Why Don't We Talk to the Teachers?

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The pandemic offers a chance for much-needed educational reform, but the hasty return is raising fears that the opportunities presented by the crisis for truly driving the education system forward into the 21st century are being missed

Flash 90

It has been over a year now since the outbreak of COVID-19, and the Israeli education system has almost completely reopened. As if the pandemic had never happened, the system has gone back to operating fully just as it did before, face-to-face in the classroom, with no separation into 'pods'. This hasty return is raising fears that the opportunities presented by the crisis for truly driving the education system forward into the 21st century are being missed. Again.

From discussions being held at the Ministry of Education about the future of the education system, and from the way we can see that schools are being reopened in our communities, it would appear that lessons are once again not being learned, and that the views of education professionals with the most hands-on experience are once again not being taken into account. This raises the question: Why are school principals and teachers not being consulted? And why are local authorities not being given the autonomy with which they could create appropriate responses to the needs of the educational community for which they are responsible? In most cases, the simple and painful answer is one which is not paid sufficient attention: Trust.

Despite declarations of support for education workers, it seems that the Ministry does not really trust them. The fact that real innovations have been introduced into the structure and routine of learning in many schools over the last year, should not food anyone. These outbursts of creativity originated 'bottom-up' from the field, despite the contradictory and confusing instructions issued by the Ministry and despite its efforts to micromanage every action taken during such a chaotic and complicated time. And yet, educators in the field are now not being given a place at the table to help guide the transition out of crisis and partner in the formulation of a vision for the future.

If there is one thing that the pandemic exposed, it is that the traditional centralized approach of the Ministry of Education simply does not work. In fact, it is actually damaging, as in a certain sense it undermines the declared aims of the State Education Law, which was last amended in 2000 and which is supposed to serve as a roadmap for the entire education system. For example, one of the aims set out by the law relates to developing “children’s personalities, their creativity, and their various talents; fully realizing their abilities as human beings leading a life of quality and meaning.” Another aim is “to afford equal opportunities to every child, to enable them to develop each in their own way, and to create an atmosphere that encourages difference and supports it.”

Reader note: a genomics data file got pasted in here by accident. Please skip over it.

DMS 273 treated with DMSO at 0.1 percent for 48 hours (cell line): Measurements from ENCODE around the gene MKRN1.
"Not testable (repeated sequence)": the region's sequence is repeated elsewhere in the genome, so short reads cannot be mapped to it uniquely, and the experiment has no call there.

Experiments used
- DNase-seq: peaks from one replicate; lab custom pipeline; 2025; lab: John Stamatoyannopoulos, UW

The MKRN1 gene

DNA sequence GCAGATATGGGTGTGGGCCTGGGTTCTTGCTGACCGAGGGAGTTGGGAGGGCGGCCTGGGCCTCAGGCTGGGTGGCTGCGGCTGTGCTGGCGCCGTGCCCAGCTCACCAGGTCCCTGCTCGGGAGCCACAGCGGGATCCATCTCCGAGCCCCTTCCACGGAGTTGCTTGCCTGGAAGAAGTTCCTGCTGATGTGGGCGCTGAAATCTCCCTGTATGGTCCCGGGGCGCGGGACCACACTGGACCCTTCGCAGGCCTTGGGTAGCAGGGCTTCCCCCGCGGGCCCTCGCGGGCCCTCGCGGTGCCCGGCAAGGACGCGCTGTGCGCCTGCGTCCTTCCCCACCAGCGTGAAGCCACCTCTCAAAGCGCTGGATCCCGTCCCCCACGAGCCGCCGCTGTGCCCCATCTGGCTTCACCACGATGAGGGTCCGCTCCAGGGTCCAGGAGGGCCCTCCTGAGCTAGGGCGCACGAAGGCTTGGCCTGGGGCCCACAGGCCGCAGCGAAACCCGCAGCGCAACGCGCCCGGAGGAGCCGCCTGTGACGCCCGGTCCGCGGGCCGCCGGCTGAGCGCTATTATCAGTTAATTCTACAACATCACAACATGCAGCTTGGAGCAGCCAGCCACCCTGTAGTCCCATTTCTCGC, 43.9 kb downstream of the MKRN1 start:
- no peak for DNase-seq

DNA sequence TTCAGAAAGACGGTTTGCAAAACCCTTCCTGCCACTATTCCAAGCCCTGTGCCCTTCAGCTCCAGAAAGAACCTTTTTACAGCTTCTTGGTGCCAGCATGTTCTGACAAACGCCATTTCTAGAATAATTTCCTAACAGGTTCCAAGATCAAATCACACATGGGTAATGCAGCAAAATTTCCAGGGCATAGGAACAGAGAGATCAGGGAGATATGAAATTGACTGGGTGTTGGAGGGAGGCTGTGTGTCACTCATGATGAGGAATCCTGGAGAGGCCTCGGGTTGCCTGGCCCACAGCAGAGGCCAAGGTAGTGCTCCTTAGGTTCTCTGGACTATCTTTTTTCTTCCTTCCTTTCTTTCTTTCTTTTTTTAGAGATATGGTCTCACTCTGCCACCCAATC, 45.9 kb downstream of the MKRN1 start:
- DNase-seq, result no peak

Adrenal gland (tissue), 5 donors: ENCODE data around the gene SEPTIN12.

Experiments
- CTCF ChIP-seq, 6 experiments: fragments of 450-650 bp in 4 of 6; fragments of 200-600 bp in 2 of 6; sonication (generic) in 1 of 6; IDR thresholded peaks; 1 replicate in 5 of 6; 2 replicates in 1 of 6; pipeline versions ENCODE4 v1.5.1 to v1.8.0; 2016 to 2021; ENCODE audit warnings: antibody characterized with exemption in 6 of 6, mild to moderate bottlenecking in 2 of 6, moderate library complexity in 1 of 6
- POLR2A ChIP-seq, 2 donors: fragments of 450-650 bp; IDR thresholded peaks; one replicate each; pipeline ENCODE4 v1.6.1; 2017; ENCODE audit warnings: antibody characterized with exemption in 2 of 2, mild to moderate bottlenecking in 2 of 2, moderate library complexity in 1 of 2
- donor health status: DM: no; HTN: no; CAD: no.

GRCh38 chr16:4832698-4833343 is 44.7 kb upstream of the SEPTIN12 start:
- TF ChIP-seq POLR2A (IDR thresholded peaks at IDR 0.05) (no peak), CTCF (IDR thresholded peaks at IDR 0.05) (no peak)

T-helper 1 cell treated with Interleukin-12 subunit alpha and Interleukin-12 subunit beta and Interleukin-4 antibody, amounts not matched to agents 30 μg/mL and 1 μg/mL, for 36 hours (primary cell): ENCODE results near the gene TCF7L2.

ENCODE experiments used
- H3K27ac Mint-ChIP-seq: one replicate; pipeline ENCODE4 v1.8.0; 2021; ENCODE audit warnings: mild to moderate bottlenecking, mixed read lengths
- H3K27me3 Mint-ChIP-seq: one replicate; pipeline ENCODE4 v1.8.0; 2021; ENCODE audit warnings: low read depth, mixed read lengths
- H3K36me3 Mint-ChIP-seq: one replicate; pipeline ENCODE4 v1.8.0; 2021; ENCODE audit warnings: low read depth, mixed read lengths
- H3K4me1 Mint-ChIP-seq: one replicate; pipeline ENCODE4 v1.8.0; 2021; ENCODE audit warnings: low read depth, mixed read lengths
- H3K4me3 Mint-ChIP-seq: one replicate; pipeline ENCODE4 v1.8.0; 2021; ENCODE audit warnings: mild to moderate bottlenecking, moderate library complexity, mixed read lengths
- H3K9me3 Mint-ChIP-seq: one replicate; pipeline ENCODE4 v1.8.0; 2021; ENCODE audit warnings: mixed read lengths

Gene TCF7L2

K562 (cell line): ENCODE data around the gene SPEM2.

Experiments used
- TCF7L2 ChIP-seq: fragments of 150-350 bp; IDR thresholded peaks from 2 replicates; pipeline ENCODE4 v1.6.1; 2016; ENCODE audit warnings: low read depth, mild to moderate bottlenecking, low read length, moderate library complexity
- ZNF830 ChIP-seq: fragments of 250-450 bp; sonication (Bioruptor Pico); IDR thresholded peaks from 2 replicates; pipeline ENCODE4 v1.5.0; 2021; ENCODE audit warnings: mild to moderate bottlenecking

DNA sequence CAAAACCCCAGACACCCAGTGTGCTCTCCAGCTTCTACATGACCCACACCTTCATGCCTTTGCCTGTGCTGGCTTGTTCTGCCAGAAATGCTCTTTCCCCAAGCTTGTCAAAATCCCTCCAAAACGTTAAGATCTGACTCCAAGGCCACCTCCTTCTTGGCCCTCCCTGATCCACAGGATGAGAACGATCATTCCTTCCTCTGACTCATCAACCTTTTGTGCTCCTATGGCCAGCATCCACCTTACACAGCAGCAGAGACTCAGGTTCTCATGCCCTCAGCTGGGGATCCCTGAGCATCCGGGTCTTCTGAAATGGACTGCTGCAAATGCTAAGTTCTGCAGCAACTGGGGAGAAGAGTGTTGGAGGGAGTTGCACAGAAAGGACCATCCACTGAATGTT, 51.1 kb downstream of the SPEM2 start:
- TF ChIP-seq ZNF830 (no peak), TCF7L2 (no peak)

Over the last year, the individual needs of students, particularly those in grades 5–10, were not properly met, whether emotional, social, or academic, and the principle of equal opportunity was certainly not upheld. The fact that the education system has so quickly abandoned the use of pods, for example, which offered the possibility of reducing the number of students in class, shows how much this return to normal is failing to capitalize on the opportunities presented by this crisis.

Conversations with educational professionals and focus groups among teachers have revealed a strong sense that the Ministry of Education has no faith in them—neither in those who teach in nurseries and schools, nor in the professionals working in local education departments. The Ministry of Education does not trust education workers to use their own professional, pedagogical, and human judgement based on their familiarity with their students. There is no consultation with educational staffs, school principals, or teachers.

Opening the education system in its entirety as if nothing had happened shows that the Ministry is looking to go back in time to preserve existing structures, instead of seeking ways to moving forward and attempting to improve our educational systems. They claim that they are seriously considering steps that could lead to a shift away from the centralized control of the Ministry of Education toward greater distribution of educational authority: increasing the pedagogical autonomy of school principals, and conferring broad powers and responsibilities on local education departments. But without the involvement of educators in schools these proposals will not bring real change we all need. Continuing the political bartering that has characterized the management of the COVID crisis will severely damage the education system and the status of teachers among parents and the general public, which is already at a nadir.

There are practical steps that can make a difference. In the short term, educational staffs should be included in consultations and discussions, the needs they identify in the field should be recognized, and their suggestions should be listened to. In the long term, steps should be taken to begin rebuilding the trust of the education system in its own dedicated people, while at the same time seeking to restore its standing with the parents of the student body. Failing to do this, and racing to return the system back to where it was before the pandemic, without properly pausing to take stock and plan a new path forward, will be a cause for regret for years to come.

The article was published in the Times of Israel.